I recommend adding up to two new cues to your German Shepherd’s training schedule every month, or if he’s having trouble grasping a technique, keep working on it until he’s mastered it.
1. “TAKE IT!”
You can teach your 7-month-old German Shepherd to take things from your hand by giving him any command you want.
While most owners resort to “TAKE IT!” you may want to use different words so your dog isn’t confused when you use “take it” in everyday conversation. I use the “take it” cue, which works for me.
You order your German Shepherd to bark. Perhaps there’s a trespasser on your property, and you’d like your dog to scare them away. This is an excellent skill to teach your GSD and is one of the commands taught to police and protection dogs.
Training an 8-Month-Old
Your 8-month-old German Shepherd is now ready to learn even more commands. You’ll need to keep training your dog to hold and release objects on command, but you can add distance and additional background distractions.
You can train your dog to stop barking when you tell him to. Ironically, you’ll have to teach him to bark on command before he can learn to be silent on command!
Continue using the word “speak!” as a trigger and do something that causes him to bark naturally. Giving him a treat will strengthen the association between the word “speak” and his barking.
Once your German Shepherd stops barking, say the word “QUIET!” and at the exact moment that he stops barking, again reward him with a treat, giving lots of praise.
He’ll learn to correlate the various commands with barking and silence during this month. This task is difficult, but your German Shepherd will eventually master it if you practice and keep consistent.
2. Teach Different Commands for Different Places
Usually, “BED!” is the perfect command to teach a dog to go to his bed or crate on cue. The eighth month is the time for training your German Shepherd to go to different places upon hearing your command word.
This could be for practical reasons or to maximize the intellect of your dog. In any case, don’t overburden him with place commands; limit him to two every month.
Training a 9-Month-Old
If the training you’ve done over the last month has proven effective, you can easily continue adding new places to your dog’s understanding. Alternatively, you might spend the ninth month teaching him a fun party trick!
Teach Your German Shepherd to Spin
By dangling a tasty treat in front of your German Shepherd and moving it in a circle until he starts to spin, you prime him for a command anchor. By saying “SPIN!” and giving him the treat, you associate the reward with this anchor.
After a week or so, you teach your German Shepherd to follow your finger without using a treat. Of course, you will still need to reward him after he obeys the command.
By the third week, you should be able to ask your dog to spin without using your finger to guide him.
It might take an extra couple of weeks, but I recommend this as an addition in the ninth month because it allows you to continue training your dog to learn previous commands better.
You can train him to go to different places, hold or release objects, and fetch toys.
Training a 10-Month-Old
During the tenth month of training your German Shepherd, you must reinforce earlier commands. That’s why, in the next four weeks, I recommend merely adding a simple “ROLL-OVER!” trick to his repertory.
Your German Shepherd has mastered the “DOWN!” cue at three months old. You can further develop this and teach him to roll over on command. Similar to teaching “spin,” use high-value treats with oodles of praise.
Training an 11-Month-Old
Your doggo’s first birthday is coming up in a month! Take advantage of this opportunity to teach your 11-month-old German Shepherd to “GO AHEAD!”
You tell your dog to stay ahead of you, which is the opposite of “WAIT!” This is also used in agility tournaments to command your dog to go ahead of you.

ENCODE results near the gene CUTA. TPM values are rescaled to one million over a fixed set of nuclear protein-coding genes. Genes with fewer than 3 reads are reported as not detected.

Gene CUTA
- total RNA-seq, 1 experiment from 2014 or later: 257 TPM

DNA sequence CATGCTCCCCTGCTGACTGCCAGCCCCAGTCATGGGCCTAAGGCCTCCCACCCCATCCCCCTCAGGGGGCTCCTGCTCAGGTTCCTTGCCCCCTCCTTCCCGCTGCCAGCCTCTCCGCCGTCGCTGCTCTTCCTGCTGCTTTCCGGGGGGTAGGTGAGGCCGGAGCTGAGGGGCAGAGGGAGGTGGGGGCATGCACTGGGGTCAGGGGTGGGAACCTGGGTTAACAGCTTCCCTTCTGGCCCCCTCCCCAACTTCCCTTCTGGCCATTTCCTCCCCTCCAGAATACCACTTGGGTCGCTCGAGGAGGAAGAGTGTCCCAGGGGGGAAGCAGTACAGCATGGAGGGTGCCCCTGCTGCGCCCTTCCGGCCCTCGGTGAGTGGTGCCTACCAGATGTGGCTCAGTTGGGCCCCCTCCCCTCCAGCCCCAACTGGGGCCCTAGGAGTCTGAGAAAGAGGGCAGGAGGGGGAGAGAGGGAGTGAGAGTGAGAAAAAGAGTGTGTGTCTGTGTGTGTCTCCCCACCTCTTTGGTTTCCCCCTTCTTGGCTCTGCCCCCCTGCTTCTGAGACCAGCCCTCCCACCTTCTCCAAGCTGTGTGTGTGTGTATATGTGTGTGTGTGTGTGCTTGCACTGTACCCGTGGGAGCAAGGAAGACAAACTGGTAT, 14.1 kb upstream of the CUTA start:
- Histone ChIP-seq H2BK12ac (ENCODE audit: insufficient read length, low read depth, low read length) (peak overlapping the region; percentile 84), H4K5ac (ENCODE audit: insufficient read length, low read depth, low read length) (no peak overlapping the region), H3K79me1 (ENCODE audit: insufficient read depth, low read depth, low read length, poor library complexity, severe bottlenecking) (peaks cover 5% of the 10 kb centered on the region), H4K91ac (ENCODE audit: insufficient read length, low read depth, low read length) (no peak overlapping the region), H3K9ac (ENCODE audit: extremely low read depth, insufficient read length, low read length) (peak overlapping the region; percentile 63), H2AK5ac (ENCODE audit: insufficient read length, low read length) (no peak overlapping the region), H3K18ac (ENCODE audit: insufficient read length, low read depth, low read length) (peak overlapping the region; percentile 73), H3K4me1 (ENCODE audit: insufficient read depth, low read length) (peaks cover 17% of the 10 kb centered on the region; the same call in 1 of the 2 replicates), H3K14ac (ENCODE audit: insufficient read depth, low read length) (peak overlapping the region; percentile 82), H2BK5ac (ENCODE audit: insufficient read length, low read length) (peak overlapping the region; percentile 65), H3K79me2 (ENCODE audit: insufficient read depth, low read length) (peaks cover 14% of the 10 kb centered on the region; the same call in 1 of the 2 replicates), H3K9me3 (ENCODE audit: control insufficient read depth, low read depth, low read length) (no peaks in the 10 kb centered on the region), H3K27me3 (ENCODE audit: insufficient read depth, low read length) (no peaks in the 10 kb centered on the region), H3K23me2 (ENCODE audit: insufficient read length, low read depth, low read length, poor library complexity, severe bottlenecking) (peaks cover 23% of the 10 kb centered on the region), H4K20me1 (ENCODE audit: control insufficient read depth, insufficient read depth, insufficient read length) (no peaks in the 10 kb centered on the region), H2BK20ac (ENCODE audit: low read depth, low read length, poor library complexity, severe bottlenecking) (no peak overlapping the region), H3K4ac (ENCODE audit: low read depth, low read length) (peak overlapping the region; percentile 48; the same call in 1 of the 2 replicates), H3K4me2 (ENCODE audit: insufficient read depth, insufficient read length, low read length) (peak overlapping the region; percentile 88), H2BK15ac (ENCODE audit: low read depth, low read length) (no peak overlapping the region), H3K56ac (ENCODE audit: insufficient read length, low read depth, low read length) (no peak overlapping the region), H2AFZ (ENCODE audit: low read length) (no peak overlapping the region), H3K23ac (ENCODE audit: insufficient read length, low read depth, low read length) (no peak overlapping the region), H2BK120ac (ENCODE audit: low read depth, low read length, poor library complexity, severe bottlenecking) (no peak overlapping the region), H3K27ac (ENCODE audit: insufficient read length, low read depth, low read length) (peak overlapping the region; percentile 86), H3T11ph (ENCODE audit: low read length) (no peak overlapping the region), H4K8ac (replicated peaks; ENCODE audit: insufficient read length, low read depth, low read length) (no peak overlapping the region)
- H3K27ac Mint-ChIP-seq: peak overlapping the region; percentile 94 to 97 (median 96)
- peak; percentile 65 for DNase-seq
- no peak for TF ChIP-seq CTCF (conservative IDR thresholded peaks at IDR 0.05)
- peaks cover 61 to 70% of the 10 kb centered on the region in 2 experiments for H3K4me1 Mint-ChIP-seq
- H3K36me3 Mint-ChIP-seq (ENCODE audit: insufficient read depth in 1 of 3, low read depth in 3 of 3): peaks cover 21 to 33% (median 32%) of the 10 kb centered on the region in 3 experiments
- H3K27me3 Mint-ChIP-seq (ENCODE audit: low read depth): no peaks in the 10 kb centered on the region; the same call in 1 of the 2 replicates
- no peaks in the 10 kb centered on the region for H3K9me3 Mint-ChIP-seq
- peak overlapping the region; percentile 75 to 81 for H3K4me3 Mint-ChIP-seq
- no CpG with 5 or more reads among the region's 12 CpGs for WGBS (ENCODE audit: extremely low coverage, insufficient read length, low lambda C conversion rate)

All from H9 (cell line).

How to Train a 1-Year-Old German Shepherd
While the one-year mark may seem significant to humans, your dog’s capacity to internalize commands and learn to follow cues does not significantly change after this point.
Your one-year-old German Shepherd continues to learn at the same rate since he was six months old.
What will change is that your dog will interact with other people more frequently. You can train him to do additional tricks to give him a more appealing presence.
This will deter him from merely barking for attention. “CRAWL!” and “WAVE!” commands are perfect at this stage. You should also review previously taught commands and see any weak associations you can reinforce.
Training an 18-Month-Old
You will not need to drastically alter your German Shepherd’s training regimen if you have correctly trained him from the age of eight weeks onward.
If anything, this is the period where you tailor his training to your convenience. You’ve learned patience, changed your routine, and even made friends during your pet’s growth and learning.
But now is the time when your German Shepherd must learn to be harmonious with your life. From the 18-month mark onwards, you must train your doggo to be compatible with modern adult life (within reason).
It is frustrating to see owners give away their pets because of “behavior issues.” Such incidents are easily avoided if you properly train, socialize, and exercise your dog.
It’s also possible that you found this article after adopting an older dog. Do not be alarmed if you have an 18-month-old German Shepherd who appears to have had no previous training!
Start by establishing authority by having a positive yet commanding presence. Once your new friend recognizes your authority and sees you as his leader, treat him as a six-month-old, albeit on an accelerated schedule, and train him accordingly.
How often should I train my German Shepherd puppy?
You should train your German Shepherd puppy for short and frequent sessions, ideally 5-10 minutes, several times daily.
Puppies have short attention spans, so it’s important to keep training sessions short and engaging. As your puppy grows and matures, you can gradually increase the duration and complexity of the training sessions.
What are the most important commands to teach my German Shepherd puppy?
The most important commands to teach your German Shepherd puppy include “Sit,” “Stay,” “Come,” and “Heel.” These foundational commands are crucial for basic obedience and safety.
Additionally, teaching “Leave it” or “Drop it” is essential for preventing your puppy from picking up or chewing on unwanted items. These commands lay the groundwork for a well-behaved and responsive dog.